|Teaching manual for next semester. Eek!|
To make a long story short: things have improved, greatly.
To make a short story a long blog post...
In those first few weeks, my biggest issues were nervous nausea before class and dealing with students who seemed to have no opinions, thoughts, feelings or ability to speak out loud. While I am still terribly nervous prior to teaching (I hear this never really goes away - yay?) my students have improved so much. We still have our awkward stretches of silence, mostly following the question, "What did you think about this piece?" but I no longer think it's because they hate writing, reading, school, and/or me. I'm pretty sure they have come to accept the fact that I will randomly call on someone and they are content to wait me out. Nine times out of ten, the person I call on gives a great answer, so I know the opinions are in there. Luckily, I'm getting better at drawing them out.
My students seem to like workshop best, which is no surprise. Workshop is awesome and in my class, we keep it pretty traditional. Students write a short story or an essay and distribute copies to everyone in the class. The class goes home to read and comment on the stories, and the following week is workshop time. First, I ask someone to quickly summarize the plot of the story and then we go around in a circle so everyone has a chance to speak, first discussing what worked in the piece, and then discussing what the writer might need to consider while revising. Finally, the writer gets to ask us any questions they might have (or talk about what gave them the idea for the piece - they really like talking about that, and honestly I like hearing it. Process is fascinating!)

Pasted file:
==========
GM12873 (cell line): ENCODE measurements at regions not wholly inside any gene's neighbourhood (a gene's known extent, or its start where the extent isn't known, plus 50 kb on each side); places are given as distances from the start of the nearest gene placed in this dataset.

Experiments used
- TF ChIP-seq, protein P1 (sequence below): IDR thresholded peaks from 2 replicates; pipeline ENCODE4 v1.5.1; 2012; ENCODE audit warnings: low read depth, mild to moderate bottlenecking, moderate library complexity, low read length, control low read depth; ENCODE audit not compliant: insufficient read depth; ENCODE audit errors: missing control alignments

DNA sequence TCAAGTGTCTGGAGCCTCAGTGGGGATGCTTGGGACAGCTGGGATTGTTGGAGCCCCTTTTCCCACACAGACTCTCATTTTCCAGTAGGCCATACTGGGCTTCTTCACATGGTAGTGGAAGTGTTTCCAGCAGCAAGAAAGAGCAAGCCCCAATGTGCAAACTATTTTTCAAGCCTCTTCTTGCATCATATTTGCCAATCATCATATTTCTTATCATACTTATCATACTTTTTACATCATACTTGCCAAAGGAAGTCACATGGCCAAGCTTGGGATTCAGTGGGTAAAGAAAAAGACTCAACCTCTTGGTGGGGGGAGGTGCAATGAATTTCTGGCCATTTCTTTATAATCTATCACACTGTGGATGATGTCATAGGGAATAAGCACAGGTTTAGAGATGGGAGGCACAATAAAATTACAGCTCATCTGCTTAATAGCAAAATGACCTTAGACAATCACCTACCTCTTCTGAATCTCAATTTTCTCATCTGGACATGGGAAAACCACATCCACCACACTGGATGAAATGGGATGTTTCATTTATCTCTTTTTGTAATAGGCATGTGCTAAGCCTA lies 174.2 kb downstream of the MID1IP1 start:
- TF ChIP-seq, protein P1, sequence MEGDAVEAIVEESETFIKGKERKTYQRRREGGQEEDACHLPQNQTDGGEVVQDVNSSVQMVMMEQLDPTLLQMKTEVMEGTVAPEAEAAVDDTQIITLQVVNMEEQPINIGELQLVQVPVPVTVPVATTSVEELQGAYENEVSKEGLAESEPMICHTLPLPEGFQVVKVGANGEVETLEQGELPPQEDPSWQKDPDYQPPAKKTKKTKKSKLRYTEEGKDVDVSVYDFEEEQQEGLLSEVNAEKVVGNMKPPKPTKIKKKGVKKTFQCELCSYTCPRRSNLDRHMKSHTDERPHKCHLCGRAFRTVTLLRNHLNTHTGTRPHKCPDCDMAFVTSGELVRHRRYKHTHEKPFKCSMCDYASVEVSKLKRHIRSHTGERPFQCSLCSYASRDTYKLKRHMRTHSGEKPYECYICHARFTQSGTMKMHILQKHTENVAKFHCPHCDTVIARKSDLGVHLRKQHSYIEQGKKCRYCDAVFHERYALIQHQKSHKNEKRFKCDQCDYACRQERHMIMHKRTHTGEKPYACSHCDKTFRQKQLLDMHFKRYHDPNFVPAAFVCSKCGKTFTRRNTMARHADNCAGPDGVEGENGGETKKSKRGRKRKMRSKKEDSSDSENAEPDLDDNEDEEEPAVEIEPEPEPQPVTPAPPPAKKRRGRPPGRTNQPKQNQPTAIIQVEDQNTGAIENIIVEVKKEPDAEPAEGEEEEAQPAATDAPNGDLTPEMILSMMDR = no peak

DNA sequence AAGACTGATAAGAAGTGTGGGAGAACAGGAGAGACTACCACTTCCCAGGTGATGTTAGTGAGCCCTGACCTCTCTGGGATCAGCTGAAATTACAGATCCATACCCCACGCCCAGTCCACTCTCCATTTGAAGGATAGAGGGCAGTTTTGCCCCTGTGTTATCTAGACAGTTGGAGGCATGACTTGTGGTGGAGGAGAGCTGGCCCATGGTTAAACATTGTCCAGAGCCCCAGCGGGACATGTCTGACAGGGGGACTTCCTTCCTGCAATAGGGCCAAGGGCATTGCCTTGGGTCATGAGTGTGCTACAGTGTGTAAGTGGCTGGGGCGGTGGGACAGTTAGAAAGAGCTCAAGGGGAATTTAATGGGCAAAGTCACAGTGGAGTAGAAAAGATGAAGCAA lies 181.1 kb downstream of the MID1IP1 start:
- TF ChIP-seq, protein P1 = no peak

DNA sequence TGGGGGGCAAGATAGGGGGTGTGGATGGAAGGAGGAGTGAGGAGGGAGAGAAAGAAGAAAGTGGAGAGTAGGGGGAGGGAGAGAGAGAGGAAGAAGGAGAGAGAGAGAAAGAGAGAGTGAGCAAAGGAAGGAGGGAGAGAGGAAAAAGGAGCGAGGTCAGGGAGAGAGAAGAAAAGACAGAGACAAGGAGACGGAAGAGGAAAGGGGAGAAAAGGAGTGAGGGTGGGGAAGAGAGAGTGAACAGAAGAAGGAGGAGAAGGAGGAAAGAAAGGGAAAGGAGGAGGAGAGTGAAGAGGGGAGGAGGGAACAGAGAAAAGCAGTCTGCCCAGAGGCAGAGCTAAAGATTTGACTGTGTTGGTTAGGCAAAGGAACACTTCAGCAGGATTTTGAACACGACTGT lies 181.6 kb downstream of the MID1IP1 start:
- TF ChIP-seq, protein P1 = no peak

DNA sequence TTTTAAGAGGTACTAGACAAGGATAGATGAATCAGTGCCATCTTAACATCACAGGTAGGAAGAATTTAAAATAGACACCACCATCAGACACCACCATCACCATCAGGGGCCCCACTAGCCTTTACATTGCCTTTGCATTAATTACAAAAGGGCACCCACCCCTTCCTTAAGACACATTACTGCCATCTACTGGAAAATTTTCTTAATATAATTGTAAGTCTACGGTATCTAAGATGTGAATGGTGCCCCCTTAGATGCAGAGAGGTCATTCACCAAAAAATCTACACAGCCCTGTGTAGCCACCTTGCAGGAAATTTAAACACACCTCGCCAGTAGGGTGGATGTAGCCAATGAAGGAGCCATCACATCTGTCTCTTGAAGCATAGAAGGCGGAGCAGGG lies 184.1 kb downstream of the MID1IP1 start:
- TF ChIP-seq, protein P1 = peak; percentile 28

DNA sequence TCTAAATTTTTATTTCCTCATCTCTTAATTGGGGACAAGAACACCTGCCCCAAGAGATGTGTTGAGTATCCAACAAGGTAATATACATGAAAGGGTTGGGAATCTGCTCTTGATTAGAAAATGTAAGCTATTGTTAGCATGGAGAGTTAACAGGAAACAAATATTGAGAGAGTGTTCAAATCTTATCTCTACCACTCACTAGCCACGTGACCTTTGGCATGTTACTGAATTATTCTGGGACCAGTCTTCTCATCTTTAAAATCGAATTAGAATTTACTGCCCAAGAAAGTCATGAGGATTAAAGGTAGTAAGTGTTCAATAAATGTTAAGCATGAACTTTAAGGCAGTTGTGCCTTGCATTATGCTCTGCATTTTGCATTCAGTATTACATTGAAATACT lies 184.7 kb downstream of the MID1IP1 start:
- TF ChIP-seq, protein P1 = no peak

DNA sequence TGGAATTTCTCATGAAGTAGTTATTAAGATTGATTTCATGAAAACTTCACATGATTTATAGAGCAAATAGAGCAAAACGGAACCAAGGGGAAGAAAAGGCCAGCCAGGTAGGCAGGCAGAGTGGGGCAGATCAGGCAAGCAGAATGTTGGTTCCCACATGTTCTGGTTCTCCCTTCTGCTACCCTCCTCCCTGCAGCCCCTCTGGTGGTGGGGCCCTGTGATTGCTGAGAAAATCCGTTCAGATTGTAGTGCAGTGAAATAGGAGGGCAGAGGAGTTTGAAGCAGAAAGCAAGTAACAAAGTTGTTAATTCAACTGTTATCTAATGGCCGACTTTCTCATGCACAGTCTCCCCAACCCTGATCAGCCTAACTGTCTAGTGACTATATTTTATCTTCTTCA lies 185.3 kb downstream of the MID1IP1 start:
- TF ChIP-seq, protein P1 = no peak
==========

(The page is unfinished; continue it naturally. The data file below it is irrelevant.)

|Port City Java = lesson prep, writing.|
As for my weaknesses as a teacher: lack of confidence, being an easy grader, accepting too many excuses (missed classes, late work, etc), and a basic inability to ask a question and then wait for someone to answer it - if it's quiet for more than six seconds, I can't stand it and jump in, giving them the answer. Six seconds of silence in a classroom seems like an eternity. I'm okay with most of these issues - I know the bulk of them will be resolved through time and experience. I'll probably always be soft when it comes to late work and grading due to my bleeding heart, but don't tell my students that.
Overall, I like teaching. It's time-consuming and nerve-racking and frustrating, but it can also fun and rewarding. Yesterday, as she was leaving, one of my favorite students told me mine was her favorite class, and that alone made every moment of nausea worth it.